Chapter 1

Bv “all people of discernment” the “Higher Criticism” is now held in the greatest repute. And discernment is a quality for which the dullest of men are keen to claim credit. It may safely be assumed that not one person in a score of those who eagerly disclaim belief in the visions of Daniel has ever seriously considered the question. The literature upon the subject is but dull reading at best, and the inquiry demands a combination of qualities which is comparatively rare. A newspaper review of some ponderous treatise, or a frothy discourse by some popular preacher, will satisfy most men. The German literature upon the controversy they know nothing of, and the writings of scholars like Professor Driver of Oxford are by no means to their taste, and probably beyond their capacity. Dean Farrar’s Book of Daniel will therefore supply a much – felt want…

More resources on Daniel can be found here. Of these Alan R. Millard’s recent defence of the book’s historicity is especially helpful.

Notes on the Hebrew Text of the Book of Kings by C.F. Burney

Solomon greeting the Queen of Sheba – gate of Florence Baptistry. Source: Wikipedia

Rev. Charles Fox Burney [1868–1925] was a lecturer in Hebrew at the University of Oxford, becoming Oriel Professor of the Interpretation of Holy Scripture in 1914. This work is effectively a commentary on the Hebrew text of the Books of 1 & 2 Kings.

I had thought, once again, that I would save time by using an on-line text, but on closer examination the one I had chosen had missing and blurred pages and took extra work to correct.

Charles Fox Burney [1868-1925], Notes on the Hebrew Text of the Book of Kings with an Introduction and Notes. Oxford: Clarendon Press, 1903. Hbk. pp.384. [Click to visit the download page]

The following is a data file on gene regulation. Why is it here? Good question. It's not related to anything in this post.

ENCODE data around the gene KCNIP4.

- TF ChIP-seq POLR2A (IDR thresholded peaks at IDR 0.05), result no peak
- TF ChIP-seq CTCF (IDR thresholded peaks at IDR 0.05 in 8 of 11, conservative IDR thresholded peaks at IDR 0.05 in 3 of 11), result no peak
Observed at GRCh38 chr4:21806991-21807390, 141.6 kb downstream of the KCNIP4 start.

Table of Contents

Introduction

  1. Structure of Kings
  2. Characteristics of the Chief Ancient Versions of Kings
  3. The Synchrinisms of the Compiler

List of Abbreviations

Notes on 1 Kings

Notes on 2 Kings

Appendix:

  1. Inscription of Mesha’, King of Moab
  2. The Siloam Inscription
  3. Inscription of the Monolith of Shalmanezer II, II. 78-102
  4. Fragment of the Annals of Shalmeneser II. Descriptive Inscription from the Obleish of Shalmanser
  5. Narrative of Sennacherib’s Third Campaign (B.C. 701) from the Taylor Cylinder, Col. II. I. 34-Col. III.I.41

Additions

Index

Introduction: The Structure of Kings

The fact that Kings, like the other historical books of the Old Testament, is based upon pre-existing written sources is universally recognized; and the evidence upon which this elementary proposition is based need not here be set forth. That the main editor or compiler of these sources was a Deuteronomist, i.e. that his work was inspired by the religious revival which took place in the eighteenth year of Josiah (B.C. 621) under the influence of the newly discovered book of Deuteronomy, appears both from his religious standpoint and from his phraseology. This editor is therefore hereinafter cited under the symbol RD (Deuteronomic Redactor).

To RD is due the stereotyped form into which the introduction and conclusion of a reign is thrown, and which constitutes, as it were, the framework upon which the narrative as a whole is built. The regularity of the method of RO in the construction of this framework is worthy of special notice.